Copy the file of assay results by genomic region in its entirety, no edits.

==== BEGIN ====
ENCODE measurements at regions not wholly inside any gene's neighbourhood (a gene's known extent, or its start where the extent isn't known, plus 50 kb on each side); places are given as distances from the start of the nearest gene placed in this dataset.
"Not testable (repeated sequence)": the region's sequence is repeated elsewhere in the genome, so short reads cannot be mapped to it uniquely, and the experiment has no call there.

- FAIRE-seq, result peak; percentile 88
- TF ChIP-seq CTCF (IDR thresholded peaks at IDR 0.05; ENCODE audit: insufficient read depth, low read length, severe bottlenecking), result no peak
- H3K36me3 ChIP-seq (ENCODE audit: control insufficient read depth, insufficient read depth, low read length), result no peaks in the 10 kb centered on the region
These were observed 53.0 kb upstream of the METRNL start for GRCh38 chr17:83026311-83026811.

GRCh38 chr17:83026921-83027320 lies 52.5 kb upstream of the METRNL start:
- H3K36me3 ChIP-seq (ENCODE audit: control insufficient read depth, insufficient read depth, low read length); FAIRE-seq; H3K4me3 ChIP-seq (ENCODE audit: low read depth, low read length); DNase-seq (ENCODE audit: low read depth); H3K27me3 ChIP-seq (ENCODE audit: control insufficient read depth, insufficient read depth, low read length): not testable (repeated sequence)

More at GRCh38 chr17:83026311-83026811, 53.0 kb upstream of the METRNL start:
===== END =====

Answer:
ENCODE measurements at regions not wholly inside any gene's neighbourhood (a gene's known extent, or its start where the extent isn't known, plus 50 kb on each side); places are given as distances from the start of the nearest gene placed in this dataset.
"Not testable (repeated sequence)": the region's sequence is repeated elsewhere in the genome, so short reads cannot be mapped to it uniquely, and the experiment has no call there.

- FAIRE-seq, result peak; percentile 88
- TF ChIP-seq CTCF (IDR thresholded peaks at IDR 0.05; ENCODE audit: insufficient read depth, low read length, severe bottlenecking), result no peak
- H3K36me3 ChIP-seq (ENCODE audit: control insufficient read depth, insufficient read depth, low read length), result no peaks in the 10 kb centered on the region
These were observed 53.0 kb upstream of the METRNL start for GRCh38 chr17:83026311-83026811.

GRCh38 chr17:83026921-83027320 lies 52.5 kb upstream of the METRNL start:
- H3K36me3 ChIP-seq (ENCODE audit: control insufficient read depth, insufficient read depth, low read length); FAIRE-seq; H3K4me3 ChIP-seq (ENCODE audit: low read depth, low read length); DNase-seq (ENCODE audit: low read depth); H3K27me3 ChIP-seq (ENCODE audit: control insufficient read depth, insufficient read depth, low read length): not testable (repeated sequence)

More at GRCh38 chr17:83026311-83026811, 53.0 kb upstream of the METRNL start: